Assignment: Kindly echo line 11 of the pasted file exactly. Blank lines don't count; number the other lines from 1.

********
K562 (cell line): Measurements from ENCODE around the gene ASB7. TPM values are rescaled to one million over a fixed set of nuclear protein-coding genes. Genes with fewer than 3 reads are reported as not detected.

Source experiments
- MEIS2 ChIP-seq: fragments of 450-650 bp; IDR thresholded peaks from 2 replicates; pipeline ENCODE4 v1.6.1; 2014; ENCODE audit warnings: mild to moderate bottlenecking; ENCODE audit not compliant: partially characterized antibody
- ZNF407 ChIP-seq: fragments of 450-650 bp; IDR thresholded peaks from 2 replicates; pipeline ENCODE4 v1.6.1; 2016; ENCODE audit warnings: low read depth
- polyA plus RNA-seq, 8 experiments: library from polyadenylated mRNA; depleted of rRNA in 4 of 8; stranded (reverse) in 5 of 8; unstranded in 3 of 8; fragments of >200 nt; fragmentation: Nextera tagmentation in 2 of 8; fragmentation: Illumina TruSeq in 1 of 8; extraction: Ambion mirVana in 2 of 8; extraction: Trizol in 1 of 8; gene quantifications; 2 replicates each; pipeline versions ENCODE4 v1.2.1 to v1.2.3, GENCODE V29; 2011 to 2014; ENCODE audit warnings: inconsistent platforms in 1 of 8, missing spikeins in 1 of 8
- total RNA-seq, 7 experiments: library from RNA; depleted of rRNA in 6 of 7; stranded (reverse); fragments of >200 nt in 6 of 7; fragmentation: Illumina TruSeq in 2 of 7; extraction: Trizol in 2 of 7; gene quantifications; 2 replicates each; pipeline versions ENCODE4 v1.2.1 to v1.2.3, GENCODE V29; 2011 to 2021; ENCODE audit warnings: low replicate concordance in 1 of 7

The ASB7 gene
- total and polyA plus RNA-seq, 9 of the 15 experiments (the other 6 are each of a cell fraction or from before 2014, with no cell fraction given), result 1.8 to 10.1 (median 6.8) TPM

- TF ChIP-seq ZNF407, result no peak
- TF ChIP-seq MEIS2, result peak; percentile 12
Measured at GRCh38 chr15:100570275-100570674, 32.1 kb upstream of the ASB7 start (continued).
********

Measured at GRCh38 chr15:100570275-100570674, 32.1 kb upstream of the ASB7 start (continued).